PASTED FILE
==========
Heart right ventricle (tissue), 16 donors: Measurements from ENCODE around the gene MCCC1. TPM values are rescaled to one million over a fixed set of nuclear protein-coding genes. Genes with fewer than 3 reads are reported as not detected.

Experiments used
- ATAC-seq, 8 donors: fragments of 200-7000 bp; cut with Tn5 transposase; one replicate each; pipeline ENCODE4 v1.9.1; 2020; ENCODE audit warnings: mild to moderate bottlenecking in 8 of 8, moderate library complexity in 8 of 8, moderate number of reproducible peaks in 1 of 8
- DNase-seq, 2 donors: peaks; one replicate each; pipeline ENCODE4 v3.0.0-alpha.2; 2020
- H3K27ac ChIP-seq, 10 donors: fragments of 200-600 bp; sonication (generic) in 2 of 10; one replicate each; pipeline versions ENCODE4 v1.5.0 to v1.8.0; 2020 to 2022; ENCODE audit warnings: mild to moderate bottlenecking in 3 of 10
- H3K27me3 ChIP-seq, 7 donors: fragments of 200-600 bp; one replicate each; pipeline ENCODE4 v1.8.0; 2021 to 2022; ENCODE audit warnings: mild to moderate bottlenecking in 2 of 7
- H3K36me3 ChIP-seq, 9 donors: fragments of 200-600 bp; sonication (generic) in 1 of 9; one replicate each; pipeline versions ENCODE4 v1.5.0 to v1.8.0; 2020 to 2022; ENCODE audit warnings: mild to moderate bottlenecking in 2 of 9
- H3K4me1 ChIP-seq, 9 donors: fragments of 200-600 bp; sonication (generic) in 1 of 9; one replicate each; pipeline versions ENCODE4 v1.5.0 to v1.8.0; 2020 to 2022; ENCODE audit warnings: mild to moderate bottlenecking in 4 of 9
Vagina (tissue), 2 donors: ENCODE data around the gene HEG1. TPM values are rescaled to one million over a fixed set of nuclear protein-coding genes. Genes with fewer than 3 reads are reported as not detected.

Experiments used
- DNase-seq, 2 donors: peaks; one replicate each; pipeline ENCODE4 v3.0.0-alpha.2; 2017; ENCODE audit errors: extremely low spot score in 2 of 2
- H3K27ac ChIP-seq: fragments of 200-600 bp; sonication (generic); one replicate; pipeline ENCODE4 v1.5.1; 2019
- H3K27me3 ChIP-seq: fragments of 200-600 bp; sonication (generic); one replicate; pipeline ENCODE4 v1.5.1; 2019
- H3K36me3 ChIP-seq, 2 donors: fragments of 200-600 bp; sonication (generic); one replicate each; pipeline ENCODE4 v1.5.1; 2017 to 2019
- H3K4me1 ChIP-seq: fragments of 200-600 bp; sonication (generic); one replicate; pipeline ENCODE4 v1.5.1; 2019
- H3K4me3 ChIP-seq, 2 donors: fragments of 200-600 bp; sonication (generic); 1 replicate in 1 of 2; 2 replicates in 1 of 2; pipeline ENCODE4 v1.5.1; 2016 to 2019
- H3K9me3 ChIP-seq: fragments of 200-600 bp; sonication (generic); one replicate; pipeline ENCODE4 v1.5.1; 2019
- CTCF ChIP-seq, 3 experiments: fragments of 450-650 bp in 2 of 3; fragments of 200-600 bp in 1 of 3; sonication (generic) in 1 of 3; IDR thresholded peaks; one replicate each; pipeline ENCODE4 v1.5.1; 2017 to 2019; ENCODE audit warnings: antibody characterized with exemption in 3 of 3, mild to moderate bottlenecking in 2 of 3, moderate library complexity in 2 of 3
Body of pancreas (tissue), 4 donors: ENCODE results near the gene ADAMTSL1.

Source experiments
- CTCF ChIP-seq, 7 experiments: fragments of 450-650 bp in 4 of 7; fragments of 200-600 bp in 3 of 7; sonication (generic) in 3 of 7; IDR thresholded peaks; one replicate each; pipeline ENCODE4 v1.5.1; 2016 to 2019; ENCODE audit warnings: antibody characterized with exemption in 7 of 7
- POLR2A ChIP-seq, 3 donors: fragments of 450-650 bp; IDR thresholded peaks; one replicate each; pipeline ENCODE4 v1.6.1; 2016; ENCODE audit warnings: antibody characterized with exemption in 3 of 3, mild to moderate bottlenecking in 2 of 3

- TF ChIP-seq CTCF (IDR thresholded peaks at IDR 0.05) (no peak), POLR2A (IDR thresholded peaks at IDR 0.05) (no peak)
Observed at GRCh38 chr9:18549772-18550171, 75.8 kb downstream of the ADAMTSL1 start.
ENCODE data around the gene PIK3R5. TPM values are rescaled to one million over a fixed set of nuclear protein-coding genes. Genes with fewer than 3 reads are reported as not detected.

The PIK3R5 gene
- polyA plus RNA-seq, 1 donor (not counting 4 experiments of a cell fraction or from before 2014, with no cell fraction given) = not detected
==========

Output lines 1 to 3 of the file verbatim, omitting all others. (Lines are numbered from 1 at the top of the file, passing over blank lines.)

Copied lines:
Heart right ventricle (tissue), 16 donors: Measurements from ENCODE around the gene MCCC1. TPM values are rescaled to one million over a fixed set of nuclear protein-coding genes. Genes with fewer than 3 reads are reported as not detected.

Experiments used
- ATAC-seq, 8 donors: fragments of 200-7000 bp; cut with Tn5 transposase; one replicate each; pipeline ENCODE4 v1.9.1; 2020; ENCODE audit warnings: mild to moderate bottlenecking in 8 of 8, moderate library complexity in 8 of 8, moderate number of reproducible peaks in 1 of 8